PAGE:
cast … behind back—consigned my sins to oblivion. The same phrase occurs (1Ki 14:9; Ne 9:26; Ps 50:17). Contrast Ps 90:8, "Thou hast set our iniquities before thee, our secret sins in the light of thy countenance."
For the grave cannot praise thee, death can not celebrate thee: they that go down into the pit cannot hope for thy truth.
18. death—that is, the dead; Hades and its inhabitants (Job 28:22; see on Isa 38:11). Plainly Hezekiah believed in a world of disembodied spirits; his language does not imply what skepticism has drawn from it, but simply that he regarded the disembodied state as one incapable of declaring the praises of God before men, for it is, as regards this world, an unseen land of stillness; "the living" alone can praise God on earth, in reference to which only he is speaking; Isa 57:1, 2 shows that at this time the true view of the blessedness of the righteous dead was held, though not with the full clearness of the Gospel, which "has brought life and immortality to light" (2Ti 1:10).
hope for thy truth—(Ps 104:27). Their probation is at an end. They can no longer exercise faith and hope in regard to Thy faithfulness to Thy promises, which are limited to the present state. For "hope" ceases (even in the case of the godly) when sight begins (Ro 8:24, 25); the ungodly have "no hope" (1Th 4:13). Hope in God's truth is one of the grounds of praise to God (Ps 71:14; 119:49). Others translate, "cannot celebrate."
The living, the living, he shall praise thee, as I do this day: the father to the children shall make known thy truth.
19. living … living—emphatic repetition, as in Isa 38:11, 17; his heart is so full of the main object of his prayer that, for want of adequate words, he repeats the same word.
father to the children—one generation of the living to another. He probably, also, hints at his own desire to live until he should have a child, the successor to his throne, to whom he might make known and so perpetuate the memory of God's truth.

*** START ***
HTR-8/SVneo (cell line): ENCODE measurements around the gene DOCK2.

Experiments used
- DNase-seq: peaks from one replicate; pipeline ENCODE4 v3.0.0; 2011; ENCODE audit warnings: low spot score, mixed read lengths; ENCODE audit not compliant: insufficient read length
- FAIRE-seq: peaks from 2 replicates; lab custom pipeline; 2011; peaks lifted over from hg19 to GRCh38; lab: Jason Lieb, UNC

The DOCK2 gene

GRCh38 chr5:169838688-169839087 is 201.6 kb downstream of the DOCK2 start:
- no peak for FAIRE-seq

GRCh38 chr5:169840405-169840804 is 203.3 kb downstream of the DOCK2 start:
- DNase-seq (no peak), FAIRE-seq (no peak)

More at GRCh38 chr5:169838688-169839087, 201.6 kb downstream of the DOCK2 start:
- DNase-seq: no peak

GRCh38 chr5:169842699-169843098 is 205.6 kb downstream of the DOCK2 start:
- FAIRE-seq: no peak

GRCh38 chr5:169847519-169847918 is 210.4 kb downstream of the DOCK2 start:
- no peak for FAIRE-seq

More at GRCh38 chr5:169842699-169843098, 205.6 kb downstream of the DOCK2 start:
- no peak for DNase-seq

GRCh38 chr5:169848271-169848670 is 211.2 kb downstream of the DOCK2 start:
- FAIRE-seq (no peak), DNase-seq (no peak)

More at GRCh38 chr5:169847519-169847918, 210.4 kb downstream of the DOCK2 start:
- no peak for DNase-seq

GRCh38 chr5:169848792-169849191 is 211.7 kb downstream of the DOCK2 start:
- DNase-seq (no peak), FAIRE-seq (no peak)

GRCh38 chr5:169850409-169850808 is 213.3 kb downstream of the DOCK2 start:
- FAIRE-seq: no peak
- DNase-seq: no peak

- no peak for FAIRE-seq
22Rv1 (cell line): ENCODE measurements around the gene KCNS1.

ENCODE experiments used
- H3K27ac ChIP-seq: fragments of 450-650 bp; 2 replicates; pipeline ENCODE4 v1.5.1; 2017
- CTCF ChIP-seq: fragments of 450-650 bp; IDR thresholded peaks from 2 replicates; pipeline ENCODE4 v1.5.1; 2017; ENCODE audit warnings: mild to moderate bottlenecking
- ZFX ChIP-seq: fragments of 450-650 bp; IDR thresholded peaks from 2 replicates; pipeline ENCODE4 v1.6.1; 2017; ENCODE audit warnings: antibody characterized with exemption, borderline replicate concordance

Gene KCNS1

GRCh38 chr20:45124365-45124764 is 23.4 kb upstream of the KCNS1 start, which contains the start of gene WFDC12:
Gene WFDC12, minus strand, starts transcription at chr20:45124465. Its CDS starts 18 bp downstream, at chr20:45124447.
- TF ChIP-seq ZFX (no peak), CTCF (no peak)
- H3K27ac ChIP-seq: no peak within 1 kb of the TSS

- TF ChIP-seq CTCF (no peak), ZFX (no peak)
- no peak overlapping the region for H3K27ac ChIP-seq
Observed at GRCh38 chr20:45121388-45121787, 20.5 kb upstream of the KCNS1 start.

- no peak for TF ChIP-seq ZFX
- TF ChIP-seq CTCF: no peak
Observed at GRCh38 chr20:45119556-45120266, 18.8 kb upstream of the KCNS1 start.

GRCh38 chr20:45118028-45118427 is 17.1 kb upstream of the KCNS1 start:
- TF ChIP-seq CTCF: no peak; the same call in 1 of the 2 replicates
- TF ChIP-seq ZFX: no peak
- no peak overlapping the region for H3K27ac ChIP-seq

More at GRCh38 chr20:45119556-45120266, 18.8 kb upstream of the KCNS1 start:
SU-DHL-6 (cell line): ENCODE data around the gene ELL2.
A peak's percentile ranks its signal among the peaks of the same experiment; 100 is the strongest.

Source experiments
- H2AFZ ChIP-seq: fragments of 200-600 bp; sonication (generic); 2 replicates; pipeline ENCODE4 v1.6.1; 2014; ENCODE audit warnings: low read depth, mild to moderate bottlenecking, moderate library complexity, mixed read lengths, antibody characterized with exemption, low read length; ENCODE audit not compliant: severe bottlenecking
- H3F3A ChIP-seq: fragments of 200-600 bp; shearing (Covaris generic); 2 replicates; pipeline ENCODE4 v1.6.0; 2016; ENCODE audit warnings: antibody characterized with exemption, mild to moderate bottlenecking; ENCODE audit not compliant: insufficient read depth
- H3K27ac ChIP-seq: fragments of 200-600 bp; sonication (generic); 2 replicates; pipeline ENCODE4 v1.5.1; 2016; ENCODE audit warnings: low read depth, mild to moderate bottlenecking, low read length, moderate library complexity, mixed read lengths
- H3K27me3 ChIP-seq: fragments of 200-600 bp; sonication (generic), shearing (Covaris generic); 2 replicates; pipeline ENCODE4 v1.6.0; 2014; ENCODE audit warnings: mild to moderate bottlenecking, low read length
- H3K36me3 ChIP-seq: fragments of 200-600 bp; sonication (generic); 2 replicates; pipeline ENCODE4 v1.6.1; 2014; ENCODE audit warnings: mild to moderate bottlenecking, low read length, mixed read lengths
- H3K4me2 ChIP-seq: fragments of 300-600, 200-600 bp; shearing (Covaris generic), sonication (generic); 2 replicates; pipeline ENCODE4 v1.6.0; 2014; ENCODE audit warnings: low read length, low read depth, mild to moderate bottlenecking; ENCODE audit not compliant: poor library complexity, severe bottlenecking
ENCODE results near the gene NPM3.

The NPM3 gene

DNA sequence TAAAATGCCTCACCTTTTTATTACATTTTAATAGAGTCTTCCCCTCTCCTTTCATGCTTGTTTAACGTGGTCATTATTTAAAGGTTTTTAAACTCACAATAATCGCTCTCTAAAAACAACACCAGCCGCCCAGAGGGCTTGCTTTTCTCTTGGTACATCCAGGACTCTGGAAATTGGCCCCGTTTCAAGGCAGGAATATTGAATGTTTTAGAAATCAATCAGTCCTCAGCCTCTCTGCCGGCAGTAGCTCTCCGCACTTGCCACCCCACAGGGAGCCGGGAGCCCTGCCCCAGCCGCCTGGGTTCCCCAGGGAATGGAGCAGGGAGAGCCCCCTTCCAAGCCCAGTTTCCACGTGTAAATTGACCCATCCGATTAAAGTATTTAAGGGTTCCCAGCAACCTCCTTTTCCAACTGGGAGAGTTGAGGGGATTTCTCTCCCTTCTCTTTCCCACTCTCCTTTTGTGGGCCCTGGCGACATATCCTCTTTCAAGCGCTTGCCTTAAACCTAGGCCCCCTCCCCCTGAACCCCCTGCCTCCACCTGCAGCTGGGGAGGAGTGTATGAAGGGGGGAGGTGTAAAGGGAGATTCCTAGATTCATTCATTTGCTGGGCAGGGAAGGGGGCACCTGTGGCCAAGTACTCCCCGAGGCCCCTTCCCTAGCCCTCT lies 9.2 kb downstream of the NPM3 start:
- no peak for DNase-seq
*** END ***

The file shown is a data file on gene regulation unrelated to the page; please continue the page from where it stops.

truth—faithfulness to His promises; especially in Hezekiah's case, His promise of hearing prayer.
The LORD was ready to save me: therefore we will sing my songs to the stringed instruments all the days of our life in the house of the LORD.
20. was ready—not in the Hebrew; "Jehovah was for my salvation," that is, saved me (compare Isa 12:2).
we—I and my people.
in the house of the Lord—This song was designed, as many of the other Psalms, as a form to be used in public worship at stated times, perhaps on every anniversary of his recovery; hence "all the days of our life."
lump of figs—a round cake of figs pressed into a mass (1Sa 25:18). God works by means; the meanest of which He can make effectual.
boil—inflamed ulcer, produced by the plague.
For Isaiah had said, Let them take a lump of figs, and lay it for a plaister upon the boil, and he shall recover.
Hezekiah also had said, What is the sign that I shall go up to the house of the LORD?
22. house of the Lord—Hence he makes the praises to be sung there prominent in his song (Isa 38:20; Ps 116:12-14, 17-19).